The hopes for Canada’s Stanley Cup rest on the Maple Leafs, Jets, Oilers, and Canucks as the drought reaches 30 years

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Vancouver Canucks

Josh Morrissey recalls how his city lit up during the spring of 2004. Back then, just nine years old and a Flames fan, he was mesmerized by every play from Jarome Iginla and every save from Miikka Kiprusoff as Calgary made its way to the Stanley Cup Final.

“It was such an amazing experience,” Morrissey said. “Feeling every win and loss.”

Once again, hockey fans across Canada are gearing up for the rollercoaster ride of emotions that come with playoff season. The Jets, Vancouver Canucks, Edmonton Oilers, and Toronto Maple Leafs are among the 16 teams set to kick off the action on Saturday.

Morrissey still remembers the buzz in his hometown as the Flames battled through three tough rounds to reach the final.

“That’s the best part about Canadian teams doing well in the playoffs … it means so much,” he shared with The Canadian Press. “A special time of year.

The further you go, the more the excitement builds. It can mean a lot to the cities. I know as a kid, it meant the world to me.”

Canada’s wait for another Stanley Cup win stretches back to Montreal’s victory in 1993, a long time for fans in the country that lives and breathes hockey.

Edmonton Oilers

Since then, teams like the Canucks (twice), Flames, Oilers, Canadiens, and Ottawa Senators have all made it to the final only to fall short. With four Canadian teams in this year’s playoffs, it’s the most since 2017.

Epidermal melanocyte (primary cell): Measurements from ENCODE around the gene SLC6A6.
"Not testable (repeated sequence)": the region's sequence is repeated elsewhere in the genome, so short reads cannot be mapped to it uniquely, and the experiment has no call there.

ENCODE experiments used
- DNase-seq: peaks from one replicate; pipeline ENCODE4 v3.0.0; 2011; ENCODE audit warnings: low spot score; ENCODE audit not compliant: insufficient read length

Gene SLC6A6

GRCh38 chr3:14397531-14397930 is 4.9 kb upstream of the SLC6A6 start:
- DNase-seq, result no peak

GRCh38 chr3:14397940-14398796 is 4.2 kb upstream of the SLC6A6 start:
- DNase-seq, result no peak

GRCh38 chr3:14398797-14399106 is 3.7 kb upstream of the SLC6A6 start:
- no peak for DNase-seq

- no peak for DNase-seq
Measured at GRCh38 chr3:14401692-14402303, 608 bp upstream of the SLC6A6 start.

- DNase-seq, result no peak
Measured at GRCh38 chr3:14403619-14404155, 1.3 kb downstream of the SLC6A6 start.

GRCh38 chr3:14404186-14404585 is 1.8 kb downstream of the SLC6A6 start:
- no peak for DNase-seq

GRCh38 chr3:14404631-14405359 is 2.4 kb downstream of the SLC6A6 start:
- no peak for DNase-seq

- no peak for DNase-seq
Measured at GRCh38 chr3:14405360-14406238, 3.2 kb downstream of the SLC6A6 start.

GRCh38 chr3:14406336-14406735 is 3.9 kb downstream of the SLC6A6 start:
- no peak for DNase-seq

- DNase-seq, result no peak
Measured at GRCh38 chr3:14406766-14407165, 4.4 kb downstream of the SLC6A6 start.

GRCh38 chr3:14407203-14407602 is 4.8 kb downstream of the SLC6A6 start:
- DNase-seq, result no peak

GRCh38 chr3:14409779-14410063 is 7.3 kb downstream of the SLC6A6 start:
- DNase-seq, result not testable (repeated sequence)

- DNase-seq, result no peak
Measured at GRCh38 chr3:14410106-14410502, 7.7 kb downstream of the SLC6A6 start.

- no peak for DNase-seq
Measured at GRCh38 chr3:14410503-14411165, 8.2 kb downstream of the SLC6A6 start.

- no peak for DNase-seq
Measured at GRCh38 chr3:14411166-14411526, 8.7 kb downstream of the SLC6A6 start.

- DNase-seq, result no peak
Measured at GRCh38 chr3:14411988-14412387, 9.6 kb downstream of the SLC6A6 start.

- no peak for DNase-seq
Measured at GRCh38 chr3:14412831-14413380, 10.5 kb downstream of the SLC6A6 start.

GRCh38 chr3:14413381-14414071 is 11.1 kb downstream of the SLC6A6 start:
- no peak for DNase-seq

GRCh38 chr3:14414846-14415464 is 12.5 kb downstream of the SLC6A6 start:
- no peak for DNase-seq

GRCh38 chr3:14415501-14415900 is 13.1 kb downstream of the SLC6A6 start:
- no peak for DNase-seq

Vancouver defenseman Carson Soucy, who hails from near Edmonton, reminisces about the Oilers’ journey to the 2006 final. “That was when they started using the car window flags,” he recalled. “They were everywhere … they were really popular that year.”

Jets defenseman Brenden Dillon, a lifelong Canucks fan, was in Vancouver when the team lost to Boston in Game 7 of the 2011 final. “Playoff hockey in Canada is truly special,” he remarked. “It brings everyone together.”

Maple Leafs defenseman Simon Benoit, who grew up in the suburbs of Montreal, remembers watching the Canadiens make playoff runs when he was younger.

“Having the chance to compete for the Cup here is something really meaningful,” he expressed about his opportunity with Toronto. “I’m pretty thrilled about it. When the time comes, I’ll be prepared.”

Canucks coach Rick Tocchet, who won the Cup as a player with the Pittsburgh Penguins in 1992, believes that the team bringing the Cup home will have lasting bragging rights.


By Ritik

Ritik Katiyar is pursuing a post-graduate degree in Pharmaceutics. Currently, he lives in Srinagar, Uttarakhand, India. You can find him writing about all sorts of listicle topics. A pharmaceutical postgrad by day, and a content writer by night. You can write to him at [email protected]

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